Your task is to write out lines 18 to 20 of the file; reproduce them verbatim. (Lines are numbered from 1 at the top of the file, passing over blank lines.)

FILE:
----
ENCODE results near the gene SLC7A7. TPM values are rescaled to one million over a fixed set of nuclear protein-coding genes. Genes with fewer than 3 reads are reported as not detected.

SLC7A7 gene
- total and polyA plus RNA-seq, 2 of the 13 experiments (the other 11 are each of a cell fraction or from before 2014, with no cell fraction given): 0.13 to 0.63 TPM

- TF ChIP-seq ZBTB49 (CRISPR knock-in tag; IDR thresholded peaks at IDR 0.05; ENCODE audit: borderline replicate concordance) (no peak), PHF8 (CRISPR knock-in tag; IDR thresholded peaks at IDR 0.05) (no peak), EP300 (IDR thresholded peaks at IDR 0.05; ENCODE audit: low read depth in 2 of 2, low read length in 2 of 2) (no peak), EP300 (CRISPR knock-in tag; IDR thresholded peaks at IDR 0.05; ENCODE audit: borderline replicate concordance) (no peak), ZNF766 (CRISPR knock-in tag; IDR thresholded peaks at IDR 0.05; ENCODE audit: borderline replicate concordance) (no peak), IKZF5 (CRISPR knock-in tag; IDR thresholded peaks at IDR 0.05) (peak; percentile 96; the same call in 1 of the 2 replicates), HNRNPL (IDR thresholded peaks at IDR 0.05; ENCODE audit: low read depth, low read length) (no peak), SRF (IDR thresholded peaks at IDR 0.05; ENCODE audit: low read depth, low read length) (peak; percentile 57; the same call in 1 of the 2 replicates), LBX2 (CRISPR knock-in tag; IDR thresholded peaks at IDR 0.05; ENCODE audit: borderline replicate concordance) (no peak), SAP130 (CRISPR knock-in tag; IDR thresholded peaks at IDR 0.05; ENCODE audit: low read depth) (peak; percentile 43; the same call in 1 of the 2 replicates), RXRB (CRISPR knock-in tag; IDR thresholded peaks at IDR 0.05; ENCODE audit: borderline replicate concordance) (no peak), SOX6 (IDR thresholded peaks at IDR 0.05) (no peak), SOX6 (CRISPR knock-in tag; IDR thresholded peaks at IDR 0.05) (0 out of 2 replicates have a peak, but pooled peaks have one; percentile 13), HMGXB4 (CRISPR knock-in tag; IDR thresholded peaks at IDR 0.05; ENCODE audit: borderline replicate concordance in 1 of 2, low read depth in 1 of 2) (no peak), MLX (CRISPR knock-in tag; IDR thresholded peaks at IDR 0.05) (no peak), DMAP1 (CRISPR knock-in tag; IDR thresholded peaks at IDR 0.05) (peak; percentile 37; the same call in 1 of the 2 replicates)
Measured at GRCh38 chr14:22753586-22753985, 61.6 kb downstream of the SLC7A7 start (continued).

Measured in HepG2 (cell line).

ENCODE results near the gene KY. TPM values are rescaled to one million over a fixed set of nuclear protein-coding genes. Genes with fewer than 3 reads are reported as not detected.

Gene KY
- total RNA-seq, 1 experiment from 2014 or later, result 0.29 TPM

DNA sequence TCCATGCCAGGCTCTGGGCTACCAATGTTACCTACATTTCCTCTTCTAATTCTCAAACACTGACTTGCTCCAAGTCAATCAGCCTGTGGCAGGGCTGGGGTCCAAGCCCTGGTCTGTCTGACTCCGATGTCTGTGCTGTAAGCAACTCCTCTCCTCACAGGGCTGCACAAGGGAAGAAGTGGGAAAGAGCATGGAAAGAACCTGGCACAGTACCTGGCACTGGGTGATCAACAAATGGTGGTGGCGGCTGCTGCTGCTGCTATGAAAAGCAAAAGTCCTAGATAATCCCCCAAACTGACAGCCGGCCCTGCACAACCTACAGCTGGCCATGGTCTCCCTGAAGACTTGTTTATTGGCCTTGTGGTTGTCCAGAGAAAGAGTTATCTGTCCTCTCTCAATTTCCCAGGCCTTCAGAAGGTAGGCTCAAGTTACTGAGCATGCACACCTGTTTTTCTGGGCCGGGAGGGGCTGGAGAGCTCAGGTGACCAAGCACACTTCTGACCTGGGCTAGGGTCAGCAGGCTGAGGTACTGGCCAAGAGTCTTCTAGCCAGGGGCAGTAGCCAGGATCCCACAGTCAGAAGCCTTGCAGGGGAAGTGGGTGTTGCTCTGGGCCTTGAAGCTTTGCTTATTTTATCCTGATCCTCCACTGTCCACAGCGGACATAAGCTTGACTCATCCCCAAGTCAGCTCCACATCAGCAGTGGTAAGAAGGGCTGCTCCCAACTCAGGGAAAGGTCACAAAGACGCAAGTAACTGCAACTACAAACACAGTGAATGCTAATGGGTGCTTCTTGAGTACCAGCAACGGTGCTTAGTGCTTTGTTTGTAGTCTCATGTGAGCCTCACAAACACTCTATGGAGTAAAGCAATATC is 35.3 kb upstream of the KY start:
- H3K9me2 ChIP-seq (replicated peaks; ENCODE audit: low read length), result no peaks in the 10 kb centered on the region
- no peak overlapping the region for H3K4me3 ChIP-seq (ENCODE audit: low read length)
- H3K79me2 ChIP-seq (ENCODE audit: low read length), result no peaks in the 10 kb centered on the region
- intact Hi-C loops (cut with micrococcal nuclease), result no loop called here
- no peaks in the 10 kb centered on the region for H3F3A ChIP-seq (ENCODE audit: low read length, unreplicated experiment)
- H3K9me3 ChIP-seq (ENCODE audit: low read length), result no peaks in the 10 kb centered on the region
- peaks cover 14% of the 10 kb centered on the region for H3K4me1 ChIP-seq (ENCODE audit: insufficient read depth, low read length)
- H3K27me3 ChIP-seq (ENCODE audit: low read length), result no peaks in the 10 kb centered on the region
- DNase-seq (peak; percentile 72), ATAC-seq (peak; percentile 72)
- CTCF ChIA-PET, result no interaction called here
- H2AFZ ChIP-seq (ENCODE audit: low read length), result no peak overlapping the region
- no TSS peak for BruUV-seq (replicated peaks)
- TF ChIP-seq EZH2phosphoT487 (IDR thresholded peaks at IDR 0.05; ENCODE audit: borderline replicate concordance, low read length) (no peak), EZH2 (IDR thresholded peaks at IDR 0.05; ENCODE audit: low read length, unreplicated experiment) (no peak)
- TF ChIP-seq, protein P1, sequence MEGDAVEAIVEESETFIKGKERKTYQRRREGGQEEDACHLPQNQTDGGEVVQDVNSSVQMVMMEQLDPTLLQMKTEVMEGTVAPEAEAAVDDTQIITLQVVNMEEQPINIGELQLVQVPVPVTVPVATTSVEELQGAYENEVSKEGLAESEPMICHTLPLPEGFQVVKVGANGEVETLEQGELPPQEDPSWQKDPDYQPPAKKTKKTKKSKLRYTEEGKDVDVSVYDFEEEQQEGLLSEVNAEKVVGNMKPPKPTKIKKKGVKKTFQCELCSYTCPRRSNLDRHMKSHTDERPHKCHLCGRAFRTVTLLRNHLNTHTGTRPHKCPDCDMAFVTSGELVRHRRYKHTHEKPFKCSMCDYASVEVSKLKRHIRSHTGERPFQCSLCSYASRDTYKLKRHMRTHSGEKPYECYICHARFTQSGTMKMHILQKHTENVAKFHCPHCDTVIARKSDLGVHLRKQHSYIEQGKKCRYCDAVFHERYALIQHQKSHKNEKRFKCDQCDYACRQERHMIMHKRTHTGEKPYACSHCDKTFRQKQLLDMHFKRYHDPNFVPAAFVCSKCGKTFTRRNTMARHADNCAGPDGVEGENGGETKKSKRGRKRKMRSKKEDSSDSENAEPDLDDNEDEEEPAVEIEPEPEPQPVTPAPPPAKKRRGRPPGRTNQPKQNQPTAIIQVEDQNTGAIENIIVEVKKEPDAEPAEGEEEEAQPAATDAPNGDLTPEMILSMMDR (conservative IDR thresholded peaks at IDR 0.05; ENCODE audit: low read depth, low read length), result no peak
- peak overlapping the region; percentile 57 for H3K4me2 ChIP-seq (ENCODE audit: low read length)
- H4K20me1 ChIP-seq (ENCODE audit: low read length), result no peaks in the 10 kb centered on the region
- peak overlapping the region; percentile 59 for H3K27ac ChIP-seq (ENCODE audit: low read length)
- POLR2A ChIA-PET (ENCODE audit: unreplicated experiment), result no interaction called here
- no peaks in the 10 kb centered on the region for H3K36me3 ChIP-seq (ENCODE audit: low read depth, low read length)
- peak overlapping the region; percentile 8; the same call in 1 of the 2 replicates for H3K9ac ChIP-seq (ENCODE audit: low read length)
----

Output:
- H3K27me3 ChIP-seq (ENCODE audit: low read length), result no peaks in the 10 kb centered on the region
- DNase-seq (peak; percentile 72), ATAC-seq (peak; percentile 72)
- CTCF ChIA-PET, result no interaction called here